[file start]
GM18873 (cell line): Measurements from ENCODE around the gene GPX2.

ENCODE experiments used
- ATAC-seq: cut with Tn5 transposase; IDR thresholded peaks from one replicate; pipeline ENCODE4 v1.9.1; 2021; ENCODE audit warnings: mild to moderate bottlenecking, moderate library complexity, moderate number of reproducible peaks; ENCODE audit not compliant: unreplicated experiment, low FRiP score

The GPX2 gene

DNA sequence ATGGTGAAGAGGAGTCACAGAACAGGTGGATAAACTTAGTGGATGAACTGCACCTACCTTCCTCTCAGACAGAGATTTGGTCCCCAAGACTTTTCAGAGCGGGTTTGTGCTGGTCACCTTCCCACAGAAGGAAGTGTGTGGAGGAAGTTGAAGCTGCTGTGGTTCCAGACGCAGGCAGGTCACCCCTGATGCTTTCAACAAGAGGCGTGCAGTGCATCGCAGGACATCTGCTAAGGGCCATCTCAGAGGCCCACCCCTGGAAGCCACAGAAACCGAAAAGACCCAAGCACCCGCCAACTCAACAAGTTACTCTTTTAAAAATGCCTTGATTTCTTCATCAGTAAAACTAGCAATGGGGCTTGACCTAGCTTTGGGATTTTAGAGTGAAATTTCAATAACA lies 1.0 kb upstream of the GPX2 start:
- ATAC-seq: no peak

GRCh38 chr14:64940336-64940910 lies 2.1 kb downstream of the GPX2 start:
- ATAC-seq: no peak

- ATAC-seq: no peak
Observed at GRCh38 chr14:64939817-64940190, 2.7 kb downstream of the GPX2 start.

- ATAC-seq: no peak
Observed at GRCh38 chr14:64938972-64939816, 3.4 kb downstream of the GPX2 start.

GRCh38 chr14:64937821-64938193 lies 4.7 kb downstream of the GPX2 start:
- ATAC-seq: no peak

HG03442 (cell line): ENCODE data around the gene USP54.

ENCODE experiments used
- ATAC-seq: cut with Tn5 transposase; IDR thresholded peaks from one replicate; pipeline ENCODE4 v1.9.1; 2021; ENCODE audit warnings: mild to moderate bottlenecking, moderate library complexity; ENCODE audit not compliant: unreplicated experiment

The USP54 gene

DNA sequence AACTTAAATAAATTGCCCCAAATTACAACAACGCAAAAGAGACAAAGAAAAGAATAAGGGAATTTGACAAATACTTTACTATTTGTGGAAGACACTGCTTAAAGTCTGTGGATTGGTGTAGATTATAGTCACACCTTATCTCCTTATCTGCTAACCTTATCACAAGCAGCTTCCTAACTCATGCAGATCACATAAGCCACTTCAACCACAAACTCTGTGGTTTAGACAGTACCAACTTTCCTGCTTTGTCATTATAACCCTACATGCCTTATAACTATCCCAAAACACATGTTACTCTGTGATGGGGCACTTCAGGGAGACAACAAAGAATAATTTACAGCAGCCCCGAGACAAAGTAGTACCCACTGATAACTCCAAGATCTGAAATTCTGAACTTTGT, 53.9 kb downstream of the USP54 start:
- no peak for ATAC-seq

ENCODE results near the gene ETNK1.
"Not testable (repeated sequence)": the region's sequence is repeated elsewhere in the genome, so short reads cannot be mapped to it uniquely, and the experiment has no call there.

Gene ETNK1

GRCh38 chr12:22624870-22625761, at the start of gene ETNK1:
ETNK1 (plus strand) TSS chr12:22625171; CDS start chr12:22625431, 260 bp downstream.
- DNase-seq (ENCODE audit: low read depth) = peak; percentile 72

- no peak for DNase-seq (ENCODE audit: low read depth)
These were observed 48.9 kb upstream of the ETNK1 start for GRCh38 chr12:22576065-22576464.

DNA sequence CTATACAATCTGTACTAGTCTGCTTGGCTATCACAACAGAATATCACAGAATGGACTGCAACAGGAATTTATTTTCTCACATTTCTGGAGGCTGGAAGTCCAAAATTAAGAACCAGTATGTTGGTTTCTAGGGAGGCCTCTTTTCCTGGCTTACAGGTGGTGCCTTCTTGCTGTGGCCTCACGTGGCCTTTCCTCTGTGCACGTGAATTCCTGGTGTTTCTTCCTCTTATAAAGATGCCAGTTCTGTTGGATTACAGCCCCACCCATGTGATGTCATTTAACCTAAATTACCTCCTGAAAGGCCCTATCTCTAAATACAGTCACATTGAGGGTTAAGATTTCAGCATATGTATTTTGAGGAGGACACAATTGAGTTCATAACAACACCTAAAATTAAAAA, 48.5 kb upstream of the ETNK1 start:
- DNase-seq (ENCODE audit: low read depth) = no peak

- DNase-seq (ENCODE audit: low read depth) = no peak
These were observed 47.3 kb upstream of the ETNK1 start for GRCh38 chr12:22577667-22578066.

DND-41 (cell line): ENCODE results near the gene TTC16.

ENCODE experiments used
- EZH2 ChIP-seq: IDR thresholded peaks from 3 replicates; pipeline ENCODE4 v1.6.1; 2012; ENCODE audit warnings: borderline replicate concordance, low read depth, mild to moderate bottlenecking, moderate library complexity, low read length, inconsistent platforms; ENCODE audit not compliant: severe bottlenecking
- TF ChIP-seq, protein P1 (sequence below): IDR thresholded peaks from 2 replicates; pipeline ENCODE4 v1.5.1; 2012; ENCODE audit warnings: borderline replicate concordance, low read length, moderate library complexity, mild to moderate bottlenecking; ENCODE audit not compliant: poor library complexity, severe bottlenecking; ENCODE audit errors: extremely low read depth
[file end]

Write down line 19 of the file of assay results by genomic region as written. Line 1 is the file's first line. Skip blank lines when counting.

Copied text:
DNA sequence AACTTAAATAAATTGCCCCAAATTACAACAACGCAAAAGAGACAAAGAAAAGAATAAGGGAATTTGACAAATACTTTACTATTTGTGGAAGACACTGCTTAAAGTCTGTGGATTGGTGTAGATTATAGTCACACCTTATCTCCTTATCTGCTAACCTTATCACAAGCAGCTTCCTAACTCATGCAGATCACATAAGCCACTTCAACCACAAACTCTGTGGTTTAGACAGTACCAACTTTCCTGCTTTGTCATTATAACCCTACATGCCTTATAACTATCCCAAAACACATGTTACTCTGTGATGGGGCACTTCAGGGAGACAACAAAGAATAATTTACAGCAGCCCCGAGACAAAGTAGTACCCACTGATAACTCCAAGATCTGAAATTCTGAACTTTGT, 53.9 kb downstream of the USP54 start: